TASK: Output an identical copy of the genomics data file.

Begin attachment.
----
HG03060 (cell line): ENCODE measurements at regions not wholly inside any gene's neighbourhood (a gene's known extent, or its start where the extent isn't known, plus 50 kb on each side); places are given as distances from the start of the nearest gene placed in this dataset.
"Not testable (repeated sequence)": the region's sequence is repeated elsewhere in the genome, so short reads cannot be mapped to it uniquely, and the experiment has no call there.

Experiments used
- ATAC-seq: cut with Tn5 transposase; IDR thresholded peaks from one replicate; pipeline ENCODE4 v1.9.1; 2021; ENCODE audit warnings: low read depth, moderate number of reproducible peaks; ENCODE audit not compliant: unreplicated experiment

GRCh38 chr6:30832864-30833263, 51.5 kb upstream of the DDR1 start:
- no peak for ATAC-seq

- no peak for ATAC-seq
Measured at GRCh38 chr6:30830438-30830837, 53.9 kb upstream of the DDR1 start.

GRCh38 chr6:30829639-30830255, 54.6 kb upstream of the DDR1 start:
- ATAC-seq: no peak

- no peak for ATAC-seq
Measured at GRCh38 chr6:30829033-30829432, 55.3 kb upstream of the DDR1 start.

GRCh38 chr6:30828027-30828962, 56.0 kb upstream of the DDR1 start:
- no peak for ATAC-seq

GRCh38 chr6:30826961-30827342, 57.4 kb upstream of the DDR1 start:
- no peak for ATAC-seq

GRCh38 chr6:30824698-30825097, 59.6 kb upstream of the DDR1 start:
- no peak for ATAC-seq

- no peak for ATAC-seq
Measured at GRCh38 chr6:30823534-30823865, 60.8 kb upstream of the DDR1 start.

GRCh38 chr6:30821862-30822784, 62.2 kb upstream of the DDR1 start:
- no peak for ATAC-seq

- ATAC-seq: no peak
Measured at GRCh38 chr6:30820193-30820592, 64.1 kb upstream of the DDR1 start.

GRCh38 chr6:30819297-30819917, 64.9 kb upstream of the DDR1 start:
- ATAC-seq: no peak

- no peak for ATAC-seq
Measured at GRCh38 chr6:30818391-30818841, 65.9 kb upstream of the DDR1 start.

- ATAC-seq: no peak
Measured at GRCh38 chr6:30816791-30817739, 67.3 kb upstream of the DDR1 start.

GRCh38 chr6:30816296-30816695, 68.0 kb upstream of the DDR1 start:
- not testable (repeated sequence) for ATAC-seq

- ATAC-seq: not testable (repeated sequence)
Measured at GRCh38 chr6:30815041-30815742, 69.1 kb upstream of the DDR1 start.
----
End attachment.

HG03060 (cell line): ENCODE measurements at regions not wholly inside any gene's neighbourhood (a gene's known extent, or its start where the extent isn't known, plus 50 kb on each side); places are given as distances from the start of the nearest gene placed in this dataset.
"Not testable (repeated sequence)": the region's sequence is repeated elsewhere in the genome, so short reads cannot be mapped to it uniquely, and the experiment has no call there.

Experiments used
- ATAC-seq: cut with Tn5 transposase; IDR thresholded peaks from one replicate; pipeline ENCODE4 v1.9.1; 2021; ENCODE audit warnings: low read depth, moderate number of reproducible peaks; ENCODE audit not compliant: unreplicated experiment

GRCh38 chr6:30832864-30833263, 51.5 kb upstream of the DDR1 start:
- no peak for ATAC-seq

- no peak for ATAC-seq
Measured at GRCh38 chr6:30830438-30830837, 53.9 kb upstream of the DDR1 start.

GRCh38 chr6:30829639-30830255, 54.6 kb upstream of the DDR1 start:
- ATAC-seq: no peak

- no peak for ATAC-seq
Measured at GRCh38 chr6:30829033-30829432, 55.3 kb upstream of the DDR1 start.

GRCh38 chr6:30828027-30828962, 56.0 kb upstream of the DDR1 start:
- no peak for ATAC-seq

GRCh38 chr6:30826961-30827342, 57.4 kb upstream of the DDR1 start:
- no peak for ATAC-seq

GRCh38 chr6:30824698-30825097, 59.6 kb upstream of the DDR1 start:
- no peak for ATAC-seq

- no peak for ATAC-seq
Measured at GRCh38 chr6:30823534-30823865, 60.8 kb upstream of the DDR1 start.

GRCh38 chr6:30821862-30822784, 62.2 kb upstream of the DDR1 start:
- no peak for ATAC-seq

- ATAC-seq: no peak
Measured at GRCh38 chr6:30820193-30820592, 64.1 kb upstream of the DDR1 start.

GRCh38 chr6:30819297-30819917, 64.9 kb upstream of the DDR1 start:
- ATAC-seq: no peak

- no peak for ATAC-seq
Measured at GRCh38 chr6:30818391-30818841, 65.9 kb upstream of the DDR1 start.

- ATAC-seq: no peak
Measured at GRCh38 chr6:30816791-30817739, 67.3 kb upstream of the DDR1 start.

GRCh38 chr6:30816296-30816695, 68.0 kb upstream of the DDR1 start:
- not testable (repeated sequence) for ATAC-seq

- ATAC-seq: not testable (repeated sequence)
Measured at GRCh38 chr6:30815041-30815742, 69.1 kb upstream of the DDR1 start.